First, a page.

Three New High-Yield Options and a Leading Rate of 5.90%

We have good news once again for CD shoppers. There are multiple new options today to earn a top-tier rate in the 6-month and 1-year terms, while still being able to earn the best nationwide CD yield of 5.90% APY. Unveiled just yesterday, that 2-year certificate bumped the best rate in the country up from 5.75% APY.

A total of three CDs offered by TotalDirectBank and Connexus Credit Union have joined our “Benchmark Leaders” group of elite CDs that pay at least 5.50% APY. And the industry-leading return of 5.90% APY is on offer from Pelican State Credit Union.

Key Takeaways

  • The number of “Benchmark Leader” CDs—which pay 5.50% APY or better—jumped today to 28, up from 25 yesterday and 22 the day before.
  • The overall leader in our daily ranking of the best CD rates continues to be a 2-year certificate paying 5.90% APY.
  • The top rate you can earn on a 6-month CD edged slightly higher today.
  • The longest duration on which you can lock in a rate of at least 5.00% remains three years, with a rate of 5.13% APY, or four years at 5.12% APY if you have a jumbo-sized deposit.
  • The Federal Reserve won’t meet on rates for another five weeks, and it’s currently uncertain whether the central bank will nudge interest rates higher or opt to hold them steady.

To help you earn as much as possible, here are the top CD rates available from our partners, followed by more information on the best-paying CDs that are available to U.S. customers everywhere.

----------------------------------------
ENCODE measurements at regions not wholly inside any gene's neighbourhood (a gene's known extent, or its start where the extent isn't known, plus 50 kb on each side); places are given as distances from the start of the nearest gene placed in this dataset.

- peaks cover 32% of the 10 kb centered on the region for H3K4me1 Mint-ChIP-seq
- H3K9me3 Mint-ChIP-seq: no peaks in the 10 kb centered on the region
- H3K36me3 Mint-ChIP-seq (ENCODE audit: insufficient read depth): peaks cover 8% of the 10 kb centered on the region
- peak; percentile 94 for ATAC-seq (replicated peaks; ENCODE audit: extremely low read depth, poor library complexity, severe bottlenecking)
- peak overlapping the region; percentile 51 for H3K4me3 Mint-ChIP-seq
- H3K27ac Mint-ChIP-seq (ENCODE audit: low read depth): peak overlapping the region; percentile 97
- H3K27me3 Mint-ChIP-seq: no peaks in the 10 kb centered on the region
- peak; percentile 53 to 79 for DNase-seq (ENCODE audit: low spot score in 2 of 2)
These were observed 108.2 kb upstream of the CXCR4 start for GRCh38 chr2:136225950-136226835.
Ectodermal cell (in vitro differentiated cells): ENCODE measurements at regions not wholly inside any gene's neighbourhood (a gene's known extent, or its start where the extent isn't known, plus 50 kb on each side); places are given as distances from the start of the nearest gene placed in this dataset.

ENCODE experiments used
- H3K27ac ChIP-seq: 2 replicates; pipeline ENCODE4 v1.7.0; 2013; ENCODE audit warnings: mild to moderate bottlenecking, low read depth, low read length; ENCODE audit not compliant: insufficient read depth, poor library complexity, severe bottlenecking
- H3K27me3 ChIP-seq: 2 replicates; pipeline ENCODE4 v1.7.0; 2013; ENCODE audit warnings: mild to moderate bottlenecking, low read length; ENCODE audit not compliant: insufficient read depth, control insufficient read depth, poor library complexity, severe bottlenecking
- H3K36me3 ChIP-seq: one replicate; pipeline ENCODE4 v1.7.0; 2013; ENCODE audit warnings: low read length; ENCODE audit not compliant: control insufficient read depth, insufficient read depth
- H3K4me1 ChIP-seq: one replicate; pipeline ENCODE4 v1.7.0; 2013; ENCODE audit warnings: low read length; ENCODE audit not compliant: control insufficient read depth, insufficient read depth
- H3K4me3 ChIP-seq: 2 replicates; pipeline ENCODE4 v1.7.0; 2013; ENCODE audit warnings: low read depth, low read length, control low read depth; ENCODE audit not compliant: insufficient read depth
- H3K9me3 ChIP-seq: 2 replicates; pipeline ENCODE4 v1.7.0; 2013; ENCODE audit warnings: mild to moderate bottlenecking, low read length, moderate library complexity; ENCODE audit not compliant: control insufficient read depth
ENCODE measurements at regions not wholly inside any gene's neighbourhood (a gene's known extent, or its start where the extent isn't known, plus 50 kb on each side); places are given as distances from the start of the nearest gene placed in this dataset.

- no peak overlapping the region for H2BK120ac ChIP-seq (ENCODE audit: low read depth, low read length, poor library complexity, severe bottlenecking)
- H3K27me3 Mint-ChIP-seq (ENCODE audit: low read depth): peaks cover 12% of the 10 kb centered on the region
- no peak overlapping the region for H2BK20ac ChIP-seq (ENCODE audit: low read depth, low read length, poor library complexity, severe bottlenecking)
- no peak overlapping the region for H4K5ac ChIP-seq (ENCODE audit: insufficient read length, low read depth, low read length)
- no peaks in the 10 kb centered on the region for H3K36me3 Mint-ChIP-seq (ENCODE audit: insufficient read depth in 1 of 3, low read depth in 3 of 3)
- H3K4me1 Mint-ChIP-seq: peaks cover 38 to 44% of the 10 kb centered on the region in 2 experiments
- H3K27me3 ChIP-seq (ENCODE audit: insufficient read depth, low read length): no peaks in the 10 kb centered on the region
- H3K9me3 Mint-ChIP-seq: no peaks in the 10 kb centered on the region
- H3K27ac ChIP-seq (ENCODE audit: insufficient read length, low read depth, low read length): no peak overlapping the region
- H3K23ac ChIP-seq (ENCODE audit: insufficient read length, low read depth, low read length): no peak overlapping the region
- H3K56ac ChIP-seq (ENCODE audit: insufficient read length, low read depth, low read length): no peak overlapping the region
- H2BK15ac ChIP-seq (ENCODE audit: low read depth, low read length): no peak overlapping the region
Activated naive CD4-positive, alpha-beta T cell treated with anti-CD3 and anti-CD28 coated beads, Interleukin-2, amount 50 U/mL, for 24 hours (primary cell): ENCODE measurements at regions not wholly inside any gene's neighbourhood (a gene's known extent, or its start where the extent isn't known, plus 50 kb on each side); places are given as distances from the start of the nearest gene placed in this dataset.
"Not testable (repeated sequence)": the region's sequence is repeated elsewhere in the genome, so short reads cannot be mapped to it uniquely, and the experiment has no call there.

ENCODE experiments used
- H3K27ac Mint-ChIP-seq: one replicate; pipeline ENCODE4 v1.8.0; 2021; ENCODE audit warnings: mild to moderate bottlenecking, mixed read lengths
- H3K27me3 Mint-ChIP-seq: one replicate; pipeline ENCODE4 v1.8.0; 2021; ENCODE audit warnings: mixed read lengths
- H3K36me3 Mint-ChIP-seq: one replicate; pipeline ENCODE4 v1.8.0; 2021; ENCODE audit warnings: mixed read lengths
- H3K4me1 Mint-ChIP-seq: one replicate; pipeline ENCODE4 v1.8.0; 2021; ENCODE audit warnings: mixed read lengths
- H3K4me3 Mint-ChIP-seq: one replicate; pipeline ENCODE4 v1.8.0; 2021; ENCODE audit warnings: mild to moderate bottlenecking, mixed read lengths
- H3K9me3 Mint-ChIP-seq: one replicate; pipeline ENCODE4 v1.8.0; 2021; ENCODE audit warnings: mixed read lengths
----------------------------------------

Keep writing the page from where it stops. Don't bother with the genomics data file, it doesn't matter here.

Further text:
If you want to secure one of today’s record rates for longer than two years, you have a few longer-term options offering at least 5.00%. You can score 5.13% APY from the credit union leading our best 3-year CDs ranking, or 5.00% from a couple of bank CDs in that term. If you can open a jumbo CD with a deposit of $100,000 or more, however, you can stretch that to four years for a rate of 5.12% APY.

To view the top 15–20 nationwide rates in any term, click on the desired term length in the left column above.


If you think you need to stick with a bank CD because becoming a credit union member seems like too much trouble, think again. The credit unions we include in our rankings are open to anyone nationwide and are easy to join. Though some require a donation to an affiliated nonprofit organization, the required amount is generally modest, and some require no donation or cost at all. The process for opening an account at a credit union is also the same as opening an account at a new bank.

*Indicates the highest APY offered in each term. To view our lists of the top-paying CDs across terms for bank, credit union, and jumbo certificates, click on the column headers above.


Despite the suggestion that a larger deposit entitles you to a higher return, that’s not always the case for jumbo certificate rates, which often pay less than standard CDs. Though today’s best jumbo offers, which typically require a deposit of $100,000 or more, beat the best standard rates in five CD terms, you can do just as well or better in the other three terms with a standard CD. So always be sure to shop every certificate type before making a final decision.

Will CD Rates Climb Higher This Year?

CD rates are already at record levels, but it’s possible they could inch higher still. That’s because the Federal Reserve announced another 0.25% increase in the federal funds rate on July 26, and it will hold at that level until at least Sept. 20. That matters because the central bank’s benchmark rate is a direct driver of the yields that banks and credit unions are willing to pay customers for their deposits.